Editor’s note: Lynnette Leathers is the CEO of Mindspot Research, Orlando, Fla. This is an edited version of a post that originally appeared here under the title, “Mindspot research survey doctor: key driver analysis.”
Sometimes you need more than a simple survey. Key drivers are factors which influence or “drive” the outcome for a business or organization. Often there is an opportunity to conduct a Key Driver Analysis when conducting customer satisfaction and loyalty surveys or marketing research. At Mindspot Research we often refer to this process as a “key business driver analysis.”
In addition to examining typical measures of customer satisfaction and loyalty, understanding which attributes are actually driving customer satisfaction and loyalty is the way to make the research actionable. This analysis can provide insights for improving performance and retaining customers. Although there is a notable amount of up-front work and consideration required when conducting a key driver analysis, it will pay off when analyzing the data and uncovering meaningful results.
One of the first steps in a key business driver analysis is to identify what attributes or key performance indicators (KPIs) are most important to your business. Many businesses already have a defined set of Key performance indicators KPIs which can be included in the key business driver research. Based on our experience, there are typically between 15 and 25 KPIs which are considered potentially critical to most businesses.
As an example, Mindspot Research’s tagline is: We think fast. One of the KPIs we would include in our attribute battery (the series of attributes or business drivers you choose to measure) is, “delivers results in time to meet my expectations.”
A potential way to identify business critical KPIs is to walk through the process of providing a product or service to a customer or client and write all of the steps down. Take note of all areas that are a critical path for delivering your product or service and any customer facing interactions.
Next, consider what your business goals and objectives are and if these are applicable, go ahead and include these attributes. For example, if you believe a key strength of your business – in comparison to your competitors – is that you provide the most innovative products, then you may want to include “provides the innovative products we require” as an attribute.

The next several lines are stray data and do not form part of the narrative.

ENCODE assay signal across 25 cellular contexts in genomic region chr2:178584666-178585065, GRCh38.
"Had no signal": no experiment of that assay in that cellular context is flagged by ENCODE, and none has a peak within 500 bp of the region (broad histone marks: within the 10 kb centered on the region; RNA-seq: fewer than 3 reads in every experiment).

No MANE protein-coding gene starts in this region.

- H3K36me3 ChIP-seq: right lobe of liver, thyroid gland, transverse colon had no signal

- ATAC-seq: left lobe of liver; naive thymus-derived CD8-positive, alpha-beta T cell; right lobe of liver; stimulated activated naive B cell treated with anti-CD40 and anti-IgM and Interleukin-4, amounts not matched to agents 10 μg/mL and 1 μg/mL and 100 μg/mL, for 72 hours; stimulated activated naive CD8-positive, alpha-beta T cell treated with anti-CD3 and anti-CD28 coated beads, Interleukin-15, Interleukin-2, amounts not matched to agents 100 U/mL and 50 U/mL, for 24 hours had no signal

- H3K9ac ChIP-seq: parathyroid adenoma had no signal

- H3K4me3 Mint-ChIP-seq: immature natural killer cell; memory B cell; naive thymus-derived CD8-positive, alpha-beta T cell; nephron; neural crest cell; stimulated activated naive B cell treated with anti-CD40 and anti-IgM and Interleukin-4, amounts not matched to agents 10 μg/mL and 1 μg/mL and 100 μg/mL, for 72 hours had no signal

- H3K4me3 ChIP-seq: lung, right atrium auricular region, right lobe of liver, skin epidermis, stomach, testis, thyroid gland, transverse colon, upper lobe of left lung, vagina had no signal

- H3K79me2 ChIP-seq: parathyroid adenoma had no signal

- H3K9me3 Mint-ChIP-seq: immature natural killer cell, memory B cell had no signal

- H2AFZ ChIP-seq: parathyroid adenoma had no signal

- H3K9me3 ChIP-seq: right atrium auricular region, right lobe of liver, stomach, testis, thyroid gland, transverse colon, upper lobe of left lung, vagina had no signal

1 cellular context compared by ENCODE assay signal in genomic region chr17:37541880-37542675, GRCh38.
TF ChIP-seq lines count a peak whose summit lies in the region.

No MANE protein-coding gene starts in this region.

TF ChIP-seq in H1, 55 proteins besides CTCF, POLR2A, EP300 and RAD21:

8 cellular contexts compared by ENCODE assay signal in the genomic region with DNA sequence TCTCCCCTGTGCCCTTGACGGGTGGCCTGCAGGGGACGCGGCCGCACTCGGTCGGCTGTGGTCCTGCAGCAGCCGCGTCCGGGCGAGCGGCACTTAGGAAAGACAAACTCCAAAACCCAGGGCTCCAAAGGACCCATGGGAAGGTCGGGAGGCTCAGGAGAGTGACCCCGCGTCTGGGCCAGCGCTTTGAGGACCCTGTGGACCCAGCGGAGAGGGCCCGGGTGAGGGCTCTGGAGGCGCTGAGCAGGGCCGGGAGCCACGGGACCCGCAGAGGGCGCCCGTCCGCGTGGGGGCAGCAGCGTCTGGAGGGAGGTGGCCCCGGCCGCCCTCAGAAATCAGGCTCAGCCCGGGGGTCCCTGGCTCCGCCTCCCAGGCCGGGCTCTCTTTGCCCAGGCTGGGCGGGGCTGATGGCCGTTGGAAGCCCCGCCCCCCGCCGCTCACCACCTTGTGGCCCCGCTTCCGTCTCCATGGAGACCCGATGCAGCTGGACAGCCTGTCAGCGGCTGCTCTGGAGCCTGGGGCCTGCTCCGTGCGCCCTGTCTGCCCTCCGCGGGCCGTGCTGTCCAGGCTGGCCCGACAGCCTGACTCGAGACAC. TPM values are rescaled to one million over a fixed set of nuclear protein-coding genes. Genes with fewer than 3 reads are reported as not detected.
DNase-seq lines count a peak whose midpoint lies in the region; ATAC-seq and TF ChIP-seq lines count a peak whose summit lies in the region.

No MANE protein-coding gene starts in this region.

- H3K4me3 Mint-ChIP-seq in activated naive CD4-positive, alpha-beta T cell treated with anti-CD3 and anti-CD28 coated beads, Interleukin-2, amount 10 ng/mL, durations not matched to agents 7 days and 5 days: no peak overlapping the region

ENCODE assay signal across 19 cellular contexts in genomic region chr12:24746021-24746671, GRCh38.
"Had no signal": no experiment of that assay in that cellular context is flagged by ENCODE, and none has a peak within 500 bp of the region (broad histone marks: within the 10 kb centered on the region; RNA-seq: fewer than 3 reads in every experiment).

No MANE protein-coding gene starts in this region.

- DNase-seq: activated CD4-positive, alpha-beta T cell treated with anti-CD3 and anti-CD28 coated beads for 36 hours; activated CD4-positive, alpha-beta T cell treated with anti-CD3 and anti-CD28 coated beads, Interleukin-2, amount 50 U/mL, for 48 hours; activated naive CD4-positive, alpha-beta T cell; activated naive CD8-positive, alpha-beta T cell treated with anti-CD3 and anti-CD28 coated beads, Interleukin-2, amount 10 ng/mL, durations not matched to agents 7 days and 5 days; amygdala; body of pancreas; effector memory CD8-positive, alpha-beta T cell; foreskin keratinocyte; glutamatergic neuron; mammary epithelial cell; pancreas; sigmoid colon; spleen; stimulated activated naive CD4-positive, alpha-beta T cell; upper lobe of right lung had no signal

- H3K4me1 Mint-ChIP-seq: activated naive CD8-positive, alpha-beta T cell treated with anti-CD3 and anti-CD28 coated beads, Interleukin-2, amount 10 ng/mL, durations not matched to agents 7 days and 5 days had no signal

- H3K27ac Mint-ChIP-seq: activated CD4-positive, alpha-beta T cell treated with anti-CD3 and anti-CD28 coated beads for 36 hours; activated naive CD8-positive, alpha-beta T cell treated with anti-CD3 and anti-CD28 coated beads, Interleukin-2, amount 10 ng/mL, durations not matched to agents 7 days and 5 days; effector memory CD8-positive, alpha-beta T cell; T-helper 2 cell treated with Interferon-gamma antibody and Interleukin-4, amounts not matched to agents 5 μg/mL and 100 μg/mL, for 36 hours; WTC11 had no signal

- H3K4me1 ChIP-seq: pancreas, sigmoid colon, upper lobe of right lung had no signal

Once an entire list is generated, cull it down based on common sense and business logic. One of the key questions you can ask is, “Are the attributes or key drivers actionable?” If it’s not something that can be changed then don’t include the attribute. If it’s not really deemed important to your goals or process leave it out.
Generally an importance question for each attribute is included in your attribute battery. However, due to most attributes being important to most customers, there are better ways to plan and conduct the data collection and analysis. Out of respect for your customer’s time, be sure to have your customers only answer relevant questions. In situations where there are multiple important attributes to examine, you may consider including a choice format which forces the ranking of the attributes, including performance metrics in your reporting and/or conducting specific statistical analysis (there are many statistical methodologies) to determine which attributes in fact are considered key drivers. There are a number of ways to conduct a key business driver analysis once you have enough data for the analysis to be relevant.
Once the data is analyzed you will be able to identify the relative importance of each KPI and performance. In particular, you will also be able to clearly parse out the key business drivers which operate as business strengths, as well as identify the key drivers which offer opportunities to improve. Depending on the amount of performance variation for each key driver, a potential Six Sigma project may be highlighted, giving the business an additional opportunity for performance improvement directed specifically at driving cost savings.